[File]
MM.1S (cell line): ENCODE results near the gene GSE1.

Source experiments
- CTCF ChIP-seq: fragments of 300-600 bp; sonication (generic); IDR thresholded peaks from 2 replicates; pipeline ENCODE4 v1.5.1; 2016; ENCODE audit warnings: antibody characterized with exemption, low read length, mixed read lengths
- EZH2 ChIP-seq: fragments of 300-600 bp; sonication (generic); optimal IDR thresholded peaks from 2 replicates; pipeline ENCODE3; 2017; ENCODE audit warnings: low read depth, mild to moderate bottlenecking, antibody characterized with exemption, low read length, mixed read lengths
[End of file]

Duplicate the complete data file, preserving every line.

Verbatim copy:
MM.1S (cell line): ENCODE results near the gene GSE1.

Source experiments
- CTCF ChIP-seq: fragments of 300-600 bp; sonication (generic); IDR thresholded peaks from 2 replicates; pipeline ENCODE4 v1.5.1; 2016; ENCODE audit warnings: antibody characterized with exemption, low read length, mixed read lengths
- EZH2 ChIP-seq: fragments of 300-600 bp; sonication (generic); optimal IDR thresholded peaks from 2 replicates; pipeline ENCODE3; 2017; ENCODE audit warnings: low read depth, mild to moderate bottlenecking, antibody characterized with exemption, low read length, mixed read lengths